RENA, Norway --
Seven months ago, planning began for Exercise Cold Response 16, a cold-weather training exercise involving 12 NATO and partner countries and approximately 16,000 troops.
Norway extended an invitation to the U.S. Marines, which was graciously accepted, and the two countries put their heads together to make this year’s exercise one of the largest, in terms of Marine participation, in recent years.
One key element of the exercise’s success has been close coordination between Norway and U.S. planners, who have tackled the monumental task of trying to envision the future of this large-scale exercise, anticipate problems ahead of the game and brainstorm potential solutions.
Norwegian Lt. Col Erik Bjørnstadbråten and U.S. Marine Maj. Marcus Mainz have been communicating throughout the planning process and have been attached at the hip and focused on that task since 2nd Marine Expeditionary Brigade personnel began arriving in Norway nearly a month ago.
“What we said to each other from the very beginning is ‘Let’s make this as real as possible. What if we really had to do this as a team? Let’s find all those little things that you would have to do, things you would never think of until you’re there,’” said Mainz, 2nd MEB future operations planner for the exercise. “We said every system we pull from the caves, we will go test. We will drive it, we will shoot it, we will move it along roads; we don’t want to just get there and pretend. I think that was the big difference – that we were willing to do it the hard way to get all the lessons learned.”
Cold Response will incorporate air, land, maritime and cyber domains.This year’s addition of a Combined Joint Task Force, which will integrate international military personnel into a single headquarters element coordinating the actions of an aggregated force. Under this structure, Norway’s Brigade North will participate as a tactical brigade rather than on its more customary role as a Land Component Command according to Bjørnstadbråten, 2nd MEB future operations officer for the exercise.
“The interoperability part of it – all nations and all their sub-units have to link up and establish common procedures, both during the integration phase and improving upon this during the exercise. I think it’s good for the MEB as well for all other participant nations,” said Bjørnstadbråten.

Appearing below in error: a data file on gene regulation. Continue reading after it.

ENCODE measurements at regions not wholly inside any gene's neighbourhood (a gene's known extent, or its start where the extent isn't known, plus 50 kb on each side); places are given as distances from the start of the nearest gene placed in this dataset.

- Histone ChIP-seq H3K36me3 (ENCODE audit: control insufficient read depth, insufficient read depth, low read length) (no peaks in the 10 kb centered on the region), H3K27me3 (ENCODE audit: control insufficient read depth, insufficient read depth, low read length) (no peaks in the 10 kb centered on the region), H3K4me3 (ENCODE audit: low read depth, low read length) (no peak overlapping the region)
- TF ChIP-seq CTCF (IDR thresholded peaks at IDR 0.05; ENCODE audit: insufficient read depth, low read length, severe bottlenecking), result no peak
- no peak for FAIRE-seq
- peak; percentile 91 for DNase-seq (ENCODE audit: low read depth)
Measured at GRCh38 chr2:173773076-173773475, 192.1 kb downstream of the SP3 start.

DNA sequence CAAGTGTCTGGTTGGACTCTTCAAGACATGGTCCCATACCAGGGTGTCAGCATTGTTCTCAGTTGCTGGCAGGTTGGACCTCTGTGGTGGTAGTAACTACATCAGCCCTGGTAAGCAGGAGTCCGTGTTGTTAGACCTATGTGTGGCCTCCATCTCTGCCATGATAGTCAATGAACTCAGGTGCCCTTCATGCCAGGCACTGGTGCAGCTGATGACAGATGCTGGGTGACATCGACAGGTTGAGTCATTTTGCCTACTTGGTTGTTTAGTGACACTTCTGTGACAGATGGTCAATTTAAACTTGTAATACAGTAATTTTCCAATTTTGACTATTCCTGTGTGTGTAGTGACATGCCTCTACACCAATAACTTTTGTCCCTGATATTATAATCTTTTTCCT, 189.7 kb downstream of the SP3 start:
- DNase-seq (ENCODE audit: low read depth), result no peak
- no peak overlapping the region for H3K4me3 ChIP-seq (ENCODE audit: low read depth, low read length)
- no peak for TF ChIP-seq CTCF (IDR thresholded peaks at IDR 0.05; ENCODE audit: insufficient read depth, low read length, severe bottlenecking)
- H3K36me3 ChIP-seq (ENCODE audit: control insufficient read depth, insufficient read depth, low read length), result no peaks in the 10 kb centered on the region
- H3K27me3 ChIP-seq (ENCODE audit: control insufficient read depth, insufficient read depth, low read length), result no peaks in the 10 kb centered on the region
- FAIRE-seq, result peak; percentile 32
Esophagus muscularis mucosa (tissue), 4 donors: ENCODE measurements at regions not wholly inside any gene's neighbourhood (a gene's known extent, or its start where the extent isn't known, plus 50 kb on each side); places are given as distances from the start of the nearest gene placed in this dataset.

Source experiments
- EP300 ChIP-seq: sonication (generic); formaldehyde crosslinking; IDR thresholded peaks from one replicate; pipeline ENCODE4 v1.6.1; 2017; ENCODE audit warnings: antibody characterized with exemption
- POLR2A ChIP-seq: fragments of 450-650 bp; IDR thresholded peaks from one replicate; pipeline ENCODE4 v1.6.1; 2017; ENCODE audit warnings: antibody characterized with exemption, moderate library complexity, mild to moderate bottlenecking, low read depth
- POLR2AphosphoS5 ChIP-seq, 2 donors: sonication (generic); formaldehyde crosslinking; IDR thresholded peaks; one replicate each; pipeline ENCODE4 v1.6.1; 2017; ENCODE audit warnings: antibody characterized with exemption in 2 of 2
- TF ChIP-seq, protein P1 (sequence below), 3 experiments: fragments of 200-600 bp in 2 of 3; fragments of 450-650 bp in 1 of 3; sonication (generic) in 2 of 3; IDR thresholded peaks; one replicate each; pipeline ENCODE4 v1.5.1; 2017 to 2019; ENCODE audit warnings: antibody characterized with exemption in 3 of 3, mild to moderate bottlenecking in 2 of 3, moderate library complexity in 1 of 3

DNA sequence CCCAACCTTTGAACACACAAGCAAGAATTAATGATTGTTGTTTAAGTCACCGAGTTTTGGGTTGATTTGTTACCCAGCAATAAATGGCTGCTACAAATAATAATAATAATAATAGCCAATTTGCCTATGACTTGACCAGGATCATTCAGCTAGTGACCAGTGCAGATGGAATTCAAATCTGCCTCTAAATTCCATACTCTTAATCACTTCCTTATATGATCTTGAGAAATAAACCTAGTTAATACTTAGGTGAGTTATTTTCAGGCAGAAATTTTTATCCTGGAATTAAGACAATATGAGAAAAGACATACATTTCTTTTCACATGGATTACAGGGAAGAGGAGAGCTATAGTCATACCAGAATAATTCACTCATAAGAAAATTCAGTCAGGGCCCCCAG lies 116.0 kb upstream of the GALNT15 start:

Though the exercise will commence later this month, Marines have been in Norway since January testing equipment and really getting a feel for how to operate in this environment to get the absolute most out of the training.
According to Mainz, U.S. personnel are presented with a unique opportunity by training in Norway: nothing is off-limits. Participants will not be confined to military bases and will train over a large swath of the country with very little restriction on tactical movements.
“This is a tough experience to replicate, not just with the cold weather, but with the way the Norwegians are allowing us to operate; I think we’re going to get one of the most unique experiences that a brigade has had in a really long time,” said Mainz. “It’s what a war in this region could really be like.”
Norwegians and Americans have spent several months, side-by-side, planning an exercise projected to last only 10 days, but knowing that the two nations will have grown immensely as a powerful force by the end of it.
“We talk a lot about trust and I think our countries – on a military level – trust each other more now than they have in decades. I think that’s probably the most important thing that we’ve built, along with all the interoperability,” said Mainz. “I absolutely believe that we
have to keep doing this kind of collaboration, and we have to keep doing these kinds of exercises that put strains on the systems, that find errors and that just make us better and stronger.”